(...) While Pope Leo XIII was admittedly concerned about the economic environment of his time which followed industrialization, he certainly was no anti-capitalist. On the contrary, he simply condemned the abuses of capitalism, not capitalism itself. That is a rather large distinction. Condemning the abuses of a thing is not the same as condemning the thing. One year prior to Rerum Novarem, Pope Leo XIII, in Sapientiae Christianae, condemned the abuses of the education of children; he did not say that the education of children is an abuse.

Pope John Paul II is really the first modern Pontiff to delve into capitalism proper, and analyze it on its own merits.

In Laborem Exercens, Pope John Paul II writes:

...it should be recognized that the error of early capitalism can be repeated wherever man is in a way treated on the same level as the whole complex of the material means of production, as an instrument and not in accordance with the true dignity of his work — that is to say, where he is not treated as subject and maker, and for this very reason as the true purpose of the whole process of production.

As close as a pope has ever come to fully endorsing a specific economic system occurred in Centissimus Annus. Speaking of capitalism, Pope John Paul II writes:

Certainly the mechanisms of the market offer secure advantages: they help to utilize resources better; they promote the exchange of products; above all they give central place to the person's desires and preferences, which, in a contract, meet the desires and preferences of another person. Nevertheless, these mechanisms carry the risk of an "idolatry" of the market, an idolatry which ignores the existence of goods which by their nature are not and cannot be mere commodities...

Returning now to the initial question: can it perhaps be said that, after the failure of Communism, capitalism is the victorious social system, and that capitalism should be the goal of the countries now making efforts to rebuild their economy and society? Is this the model which ought to be proposed to the countries of the Third World which are searching for the path to true economic and civil progress?

The answer is obviously complex. If by "capitalism" is meant an economic system which recognizes the fundamental and positive role of business, the market, private property and the resulting responsibility for the means of production, as well as free human creativity in the economic sector, then the answer is certainly in the affirmative...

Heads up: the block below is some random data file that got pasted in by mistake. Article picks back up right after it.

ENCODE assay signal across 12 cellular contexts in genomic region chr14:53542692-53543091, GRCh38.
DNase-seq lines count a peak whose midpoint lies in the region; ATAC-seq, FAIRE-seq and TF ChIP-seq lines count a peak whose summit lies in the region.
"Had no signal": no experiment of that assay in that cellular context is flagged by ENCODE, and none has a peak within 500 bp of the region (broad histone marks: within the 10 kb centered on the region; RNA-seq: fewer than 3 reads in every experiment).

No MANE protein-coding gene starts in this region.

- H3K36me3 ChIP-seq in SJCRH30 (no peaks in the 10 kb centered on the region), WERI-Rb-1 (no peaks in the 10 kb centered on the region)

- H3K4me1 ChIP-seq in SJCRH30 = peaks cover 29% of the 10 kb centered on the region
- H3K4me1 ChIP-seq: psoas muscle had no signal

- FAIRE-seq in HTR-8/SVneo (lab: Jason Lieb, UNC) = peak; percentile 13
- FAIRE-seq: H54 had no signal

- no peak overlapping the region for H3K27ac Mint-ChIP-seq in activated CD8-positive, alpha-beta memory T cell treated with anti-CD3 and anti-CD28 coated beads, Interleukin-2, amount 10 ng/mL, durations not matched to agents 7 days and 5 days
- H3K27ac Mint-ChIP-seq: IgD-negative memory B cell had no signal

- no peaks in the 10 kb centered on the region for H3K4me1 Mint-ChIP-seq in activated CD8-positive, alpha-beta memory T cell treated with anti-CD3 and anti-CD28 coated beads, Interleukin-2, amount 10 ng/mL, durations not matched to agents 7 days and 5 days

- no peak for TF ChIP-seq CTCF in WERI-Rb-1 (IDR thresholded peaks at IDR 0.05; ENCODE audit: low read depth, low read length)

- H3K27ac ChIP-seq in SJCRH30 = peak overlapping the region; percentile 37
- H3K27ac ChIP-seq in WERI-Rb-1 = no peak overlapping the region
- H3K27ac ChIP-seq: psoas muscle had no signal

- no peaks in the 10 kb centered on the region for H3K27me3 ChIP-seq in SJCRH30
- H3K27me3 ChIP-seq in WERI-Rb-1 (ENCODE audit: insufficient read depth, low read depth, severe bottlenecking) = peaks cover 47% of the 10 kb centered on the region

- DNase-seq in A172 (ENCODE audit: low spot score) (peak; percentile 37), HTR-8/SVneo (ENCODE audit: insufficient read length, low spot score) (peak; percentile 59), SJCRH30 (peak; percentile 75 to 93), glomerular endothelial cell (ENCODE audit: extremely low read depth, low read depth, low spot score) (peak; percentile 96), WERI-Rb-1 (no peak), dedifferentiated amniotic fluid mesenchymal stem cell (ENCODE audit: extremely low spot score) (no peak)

(...) The position of the greatest scholastic minds of the Church on the subject of trade is this: 1) international trade was ordained by God; 2) it is vital to the survival of the state; and 3) the effort to restrict trade may be a sin against charity.

In De Regno, St. Thomas says that entirely self-sufficient communities are impossible. Thomas writes:

One cannot easily find any place so overflowing with the necessaries as not to need some commodities from other parts. When there is an overabundance of some commodities in one place, these goods would serve no purpose if they could not be carried elsewhere by professional traders. Consequently, the perfect city will make a moderate use of merchants.

The perfect city is one that engages in trade. St. Bonaventure, the great Franciscan Doctor of the Church, argued that international trade must be moral because without trade, "many regions could not exist."

A late scholastic named Vitoria claimed that eternal law, natural law, and positive human law favored international trade. He wrote that to restrict the goods of an area from being supplied to another was not only economically unsound, but actually claimed that it was "iniquitous and against charity." Therefore, one can see that the Church has always been supportive of trade. (...)


As I mentioned in my Latin Mass article, capitalism and each of its component parts has been defended for centuries by the greatest minds of the Church. While capitalism continues to be attacked by the intelligentsia of the world, it has brought prosperity unknown prior to its arrival in countries across the world. Not even Belloc doubted its efficiency. Instead of attacking capitalism, perhaps Catholics should use the monetary tools at their disposal to produce Catholic businesses in an effort to glorify God.

May we all have the faith and courage to do so.